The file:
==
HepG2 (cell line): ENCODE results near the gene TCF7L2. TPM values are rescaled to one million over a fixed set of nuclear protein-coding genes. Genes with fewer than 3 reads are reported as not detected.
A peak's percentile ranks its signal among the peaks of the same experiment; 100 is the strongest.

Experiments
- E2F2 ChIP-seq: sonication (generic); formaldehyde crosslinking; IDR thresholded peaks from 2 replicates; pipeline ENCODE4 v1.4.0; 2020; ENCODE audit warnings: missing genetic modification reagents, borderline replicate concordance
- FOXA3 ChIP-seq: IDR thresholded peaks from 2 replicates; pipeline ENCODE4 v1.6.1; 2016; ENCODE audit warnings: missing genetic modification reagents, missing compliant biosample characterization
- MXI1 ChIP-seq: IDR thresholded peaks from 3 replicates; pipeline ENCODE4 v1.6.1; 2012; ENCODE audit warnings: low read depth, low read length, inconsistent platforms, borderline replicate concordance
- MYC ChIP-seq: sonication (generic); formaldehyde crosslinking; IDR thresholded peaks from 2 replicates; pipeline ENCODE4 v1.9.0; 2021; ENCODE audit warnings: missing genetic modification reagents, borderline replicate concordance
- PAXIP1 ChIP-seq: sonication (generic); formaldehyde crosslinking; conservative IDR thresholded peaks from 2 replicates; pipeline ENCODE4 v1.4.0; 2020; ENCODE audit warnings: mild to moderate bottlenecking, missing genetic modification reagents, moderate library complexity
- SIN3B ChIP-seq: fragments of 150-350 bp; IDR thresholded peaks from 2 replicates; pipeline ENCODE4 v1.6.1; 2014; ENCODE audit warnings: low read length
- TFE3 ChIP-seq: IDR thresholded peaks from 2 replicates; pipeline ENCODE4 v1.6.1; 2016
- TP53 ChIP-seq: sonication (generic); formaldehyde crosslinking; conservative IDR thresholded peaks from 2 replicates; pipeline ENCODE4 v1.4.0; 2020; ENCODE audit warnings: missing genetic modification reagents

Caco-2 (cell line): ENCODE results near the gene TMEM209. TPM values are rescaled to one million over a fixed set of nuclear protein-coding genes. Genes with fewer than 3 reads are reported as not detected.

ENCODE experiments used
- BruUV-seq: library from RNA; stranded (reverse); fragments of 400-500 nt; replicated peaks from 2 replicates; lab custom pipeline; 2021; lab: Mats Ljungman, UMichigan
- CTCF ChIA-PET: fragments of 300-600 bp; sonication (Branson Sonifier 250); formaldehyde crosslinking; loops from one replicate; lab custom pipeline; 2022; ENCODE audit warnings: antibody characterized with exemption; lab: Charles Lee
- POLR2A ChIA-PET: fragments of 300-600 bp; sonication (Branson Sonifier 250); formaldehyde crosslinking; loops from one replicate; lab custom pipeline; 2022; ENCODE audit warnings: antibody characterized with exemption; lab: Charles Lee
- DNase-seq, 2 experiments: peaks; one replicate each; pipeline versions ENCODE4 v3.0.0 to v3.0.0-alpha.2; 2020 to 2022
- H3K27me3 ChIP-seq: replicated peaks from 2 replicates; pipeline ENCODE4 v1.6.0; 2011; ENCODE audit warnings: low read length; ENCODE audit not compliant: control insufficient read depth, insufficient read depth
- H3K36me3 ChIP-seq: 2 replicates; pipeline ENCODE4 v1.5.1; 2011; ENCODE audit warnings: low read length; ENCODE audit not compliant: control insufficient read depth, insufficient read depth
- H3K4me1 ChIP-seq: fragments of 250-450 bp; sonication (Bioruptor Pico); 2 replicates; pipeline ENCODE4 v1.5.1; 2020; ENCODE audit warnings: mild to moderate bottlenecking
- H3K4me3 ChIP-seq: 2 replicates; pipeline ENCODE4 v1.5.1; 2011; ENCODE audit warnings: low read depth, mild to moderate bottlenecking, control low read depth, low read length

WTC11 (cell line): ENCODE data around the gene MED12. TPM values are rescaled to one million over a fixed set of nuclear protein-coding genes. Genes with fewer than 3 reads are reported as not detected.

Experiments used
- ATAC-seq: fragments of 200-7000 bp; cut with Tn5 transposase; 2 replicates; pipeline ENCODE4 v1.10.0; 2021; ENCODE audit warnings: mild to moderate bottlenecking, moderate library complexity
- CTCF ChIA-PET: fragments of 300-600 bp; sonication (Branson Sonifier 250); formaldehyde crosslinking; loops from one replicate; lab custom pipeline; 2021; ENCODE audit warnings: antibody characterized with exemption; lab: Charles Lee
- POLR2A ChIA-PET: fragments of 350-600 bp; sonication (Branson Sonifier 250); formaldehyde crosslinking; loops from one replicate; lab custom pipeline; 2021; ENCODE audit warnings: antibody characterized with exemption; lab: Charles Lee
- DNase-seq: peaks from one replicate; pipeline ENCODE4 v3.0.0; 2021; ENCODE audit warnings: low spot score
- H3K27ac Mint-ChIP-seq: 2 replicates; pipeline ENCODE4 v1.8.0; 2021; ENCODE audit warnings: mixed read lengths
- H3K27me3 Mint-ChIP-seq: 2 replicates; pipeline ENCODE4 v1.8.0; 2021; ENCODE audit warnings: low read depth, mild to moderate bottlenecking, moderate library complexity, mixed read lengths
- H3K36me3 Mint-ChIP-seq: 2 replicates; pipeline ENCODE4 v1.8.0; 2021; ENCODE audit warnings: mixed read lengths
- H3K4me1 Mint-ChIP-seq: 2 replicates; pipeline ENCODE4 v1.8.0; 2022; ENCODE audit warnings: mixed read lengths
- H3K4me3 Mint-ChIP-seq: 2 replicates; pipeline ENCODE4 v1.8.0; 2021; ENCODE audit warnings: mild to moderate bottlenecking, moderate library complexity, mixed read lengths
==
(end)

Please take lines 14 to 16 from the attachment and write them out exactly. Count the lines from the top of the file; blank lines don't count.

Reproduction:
- BruUV-seq: library from RNA; stranded (reverse); fragments of 400-500 nt; replicated peaks from 2 replicates; lab custom pipeline; 2021; lab: Mats Ljungman, UMichigan
- CTCF ChIA-PET: fragments of 300-600 bp; sonication (Branson Sonifier 250); formaldehyde crosslinking; loops from one replicate; lab custom pipeline; 2022; ENCODE audit warnings: antibody characterized with exemption; lab: Charles Lee
- POLR2A ChIA-PET: fragments of 300-600 bp; sonication (Branson Sonifier 250); formaldehyde crosslinking; loops from one replicate; lab custom pipeline; 2022; ENCODE audit warnings: antibody characterized with exemption; lab: Charles Lee